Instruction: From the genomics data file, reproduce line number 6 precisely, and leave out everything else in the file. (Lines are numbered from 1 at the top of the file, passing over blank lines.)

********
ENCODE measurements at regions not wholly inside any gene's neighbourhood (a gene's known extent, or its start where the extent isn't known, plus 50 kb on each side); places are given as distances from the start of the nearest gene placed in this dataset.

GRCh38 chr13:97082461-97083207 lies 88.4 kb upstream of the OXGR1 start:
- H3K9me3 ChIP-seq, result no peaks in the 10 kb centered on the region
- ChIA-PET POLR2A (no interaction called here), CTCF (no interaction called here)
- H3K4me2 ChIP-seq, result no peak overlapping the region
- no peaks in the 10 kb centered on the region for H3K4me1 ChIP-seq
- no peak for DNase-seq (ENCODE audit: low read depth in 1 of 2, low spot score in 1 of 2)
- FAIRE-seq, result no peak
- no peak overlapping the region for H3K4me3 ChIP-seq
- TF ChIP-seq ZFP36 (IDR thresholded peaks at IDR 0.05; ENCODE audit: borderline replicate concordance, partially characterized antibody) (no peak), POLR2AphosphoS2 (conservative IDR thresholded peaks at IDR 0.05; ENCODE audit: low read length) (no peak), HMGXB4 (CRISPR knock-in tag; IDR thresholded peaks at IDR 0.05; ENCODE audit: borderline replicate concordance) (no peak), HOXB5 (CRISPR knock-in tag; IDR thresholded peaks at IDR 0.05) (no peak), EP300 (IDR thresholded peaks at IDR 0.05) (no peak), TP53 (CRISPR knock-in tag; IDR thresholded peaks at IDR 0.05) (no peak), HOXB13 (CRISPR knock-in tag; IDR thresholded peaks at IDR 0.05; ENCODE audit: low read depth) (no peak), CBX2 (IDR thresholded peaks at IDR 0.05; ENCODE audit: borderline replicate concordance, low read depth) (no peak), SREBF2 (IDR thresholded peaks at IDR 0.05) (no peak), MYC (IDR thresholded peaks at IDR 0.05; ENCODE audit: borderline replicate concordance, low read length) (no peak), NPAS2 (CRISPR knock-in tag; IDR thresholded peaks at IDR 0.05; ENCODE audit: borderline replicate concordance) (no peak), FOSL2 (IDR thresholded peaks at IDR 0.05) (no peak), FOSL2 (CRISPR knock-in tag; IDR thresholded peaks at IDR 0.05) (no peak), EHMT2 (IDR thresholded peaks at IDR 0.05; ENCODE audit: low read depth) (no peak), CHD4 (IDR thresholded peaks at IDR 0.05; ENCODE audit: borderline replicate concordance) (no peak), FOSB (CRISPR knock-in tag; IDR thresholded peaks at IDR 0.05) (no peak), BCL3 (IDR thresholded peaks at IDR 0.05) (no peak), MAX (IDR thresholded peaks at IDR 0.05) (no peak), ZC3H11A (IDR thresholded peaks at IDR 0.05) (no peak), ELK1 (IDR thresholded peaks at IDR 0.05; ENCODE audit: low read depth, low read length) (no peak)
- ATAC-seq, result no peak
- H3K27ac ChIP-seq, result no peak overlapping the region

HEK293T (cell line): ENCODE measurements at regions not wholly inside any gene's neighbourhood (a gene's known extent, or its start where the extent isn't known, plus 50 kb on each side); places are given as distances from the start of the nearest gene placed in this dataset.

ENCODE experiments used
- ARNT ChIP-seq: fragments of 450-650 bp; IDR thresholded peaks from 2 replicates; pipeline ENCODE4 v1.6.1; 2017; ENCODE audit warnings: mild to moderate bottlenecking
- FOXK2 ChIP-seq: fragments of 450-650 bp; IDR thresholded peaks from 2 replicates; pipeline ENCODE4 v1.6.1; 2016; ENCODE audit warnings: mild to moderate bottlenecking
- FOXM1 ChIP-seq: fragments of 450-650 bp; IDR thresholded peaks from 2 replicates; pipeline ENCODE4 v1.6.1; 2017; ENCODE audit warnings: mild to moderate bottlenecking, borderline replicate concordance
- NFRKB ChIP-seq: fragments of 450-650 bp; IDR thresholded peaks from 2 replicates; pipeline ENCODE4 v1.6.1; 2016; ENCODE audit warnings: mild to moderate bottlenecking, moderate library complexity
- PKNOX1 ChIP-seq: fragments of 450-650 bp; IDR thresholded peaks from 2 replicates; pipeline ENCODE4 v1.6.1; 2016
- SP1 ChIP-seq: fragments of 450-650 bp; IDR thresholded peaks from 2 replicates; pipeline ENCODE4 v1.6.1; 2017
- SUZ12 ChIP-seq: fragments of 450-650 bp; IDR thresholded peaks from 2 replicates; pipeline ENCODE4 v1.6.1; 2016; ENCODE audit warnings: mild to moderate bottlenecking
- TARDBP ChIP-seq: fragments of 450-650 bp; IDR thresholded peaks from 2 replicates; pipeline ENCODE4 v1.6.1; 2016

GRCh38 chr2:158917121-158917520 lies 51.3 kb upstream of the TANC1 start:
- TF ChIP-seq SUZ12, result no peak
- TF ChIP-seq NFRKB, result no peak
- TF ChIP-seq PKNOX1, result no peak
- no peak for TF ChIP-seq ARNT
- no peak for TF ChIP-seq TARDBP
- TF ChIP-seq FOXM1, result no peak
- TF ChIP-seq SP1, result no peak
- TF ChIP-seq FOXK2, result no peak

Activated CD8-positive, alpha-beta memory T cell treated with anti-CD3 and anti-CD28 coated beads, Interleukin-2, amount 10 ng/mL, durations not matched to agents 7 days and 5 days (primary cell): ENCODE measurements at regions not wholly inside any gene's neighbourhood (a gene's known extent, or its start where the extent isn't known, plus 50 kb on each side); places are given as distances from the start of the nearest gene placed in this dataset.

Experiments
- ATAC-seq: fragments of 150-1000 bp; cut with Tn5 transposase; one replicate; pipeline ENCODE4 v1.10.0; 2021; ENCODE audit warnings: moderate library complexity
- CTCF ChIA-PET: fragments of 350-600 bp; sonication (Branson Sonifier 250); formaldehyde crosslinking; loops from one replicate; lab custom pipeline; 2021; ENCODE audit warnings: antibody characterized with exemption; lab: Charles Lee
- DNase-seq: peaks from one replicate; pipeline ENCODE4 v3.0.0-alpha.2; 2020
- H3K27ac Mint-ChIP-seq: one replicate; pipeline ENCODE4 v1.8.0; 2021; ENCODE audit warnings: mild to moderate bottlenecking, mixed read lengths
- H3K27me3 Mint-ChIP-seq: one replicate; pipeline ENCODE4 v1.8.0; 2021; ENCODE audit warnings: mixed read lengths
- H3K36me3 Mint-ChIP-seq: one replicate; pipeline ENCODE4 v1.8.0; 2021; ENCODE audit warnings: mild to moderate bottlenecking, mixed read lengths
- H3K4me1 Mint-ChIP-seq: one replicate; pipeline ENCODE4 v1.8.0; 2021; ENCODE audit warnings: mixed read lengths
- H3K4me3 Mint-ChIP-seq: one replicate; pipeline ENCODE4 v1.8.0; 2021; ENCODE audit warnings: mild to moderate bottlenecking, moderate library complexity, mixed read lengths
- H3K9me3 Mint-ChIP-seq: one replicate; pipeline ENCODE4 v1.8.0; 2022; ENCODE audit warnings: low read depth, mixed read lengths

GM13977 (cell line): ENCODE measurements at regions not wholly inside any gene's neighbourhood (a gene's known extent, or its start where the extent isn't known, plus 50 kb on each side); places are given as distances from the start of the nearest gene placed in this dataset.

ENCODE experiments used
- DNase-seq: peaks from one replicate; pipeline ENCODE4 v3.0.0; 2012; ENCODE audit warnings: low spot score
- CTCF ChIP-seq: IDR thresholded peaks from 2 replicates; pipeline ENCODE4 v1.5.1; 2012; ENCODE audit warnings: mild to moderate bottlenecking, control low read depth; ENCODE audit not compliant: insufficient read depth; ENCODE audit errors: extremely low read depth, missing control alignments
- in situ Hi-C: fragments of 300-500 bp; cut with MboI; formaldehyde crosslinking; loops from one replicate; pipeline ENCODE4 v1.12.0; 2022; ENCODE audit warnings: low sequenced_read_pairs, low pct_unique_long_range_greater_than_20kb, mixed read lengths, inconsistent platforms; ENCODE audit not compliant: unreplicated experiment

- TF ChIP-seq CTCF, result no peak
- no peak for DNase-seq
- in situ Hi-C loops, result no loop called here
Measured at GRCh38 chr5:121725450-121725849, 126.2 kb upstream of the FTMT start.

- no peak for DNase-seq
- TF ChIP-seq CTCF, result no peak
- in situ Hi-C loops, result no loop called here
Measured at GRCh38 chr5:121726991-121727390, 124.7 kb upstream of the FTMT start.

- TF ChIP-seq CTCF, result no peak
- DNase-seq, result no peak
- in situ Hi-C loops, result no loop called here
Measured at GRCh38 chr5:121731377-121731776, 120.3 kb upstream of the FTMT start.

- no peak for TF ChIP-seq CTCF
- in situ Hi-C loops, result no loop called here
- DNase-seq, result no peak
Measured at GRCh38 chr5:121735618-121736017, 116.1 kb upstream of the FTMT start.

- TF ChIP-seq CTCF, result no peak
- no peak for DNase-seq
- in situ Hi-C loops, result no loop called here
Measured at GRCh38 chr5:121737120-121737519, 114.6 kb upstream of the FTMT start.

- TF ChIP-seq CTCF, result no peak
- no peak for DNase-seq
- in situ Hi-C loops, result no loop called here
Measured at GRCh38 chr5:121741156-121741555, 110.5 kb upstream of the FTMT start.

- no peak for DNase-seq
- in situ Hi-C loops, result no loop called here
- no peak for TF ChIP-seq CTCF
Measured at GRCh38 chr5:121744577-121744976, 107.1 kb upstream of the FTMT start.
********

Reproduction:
- no peaks in the 10 kb centered on the region for H3K4me1 ChIP-seq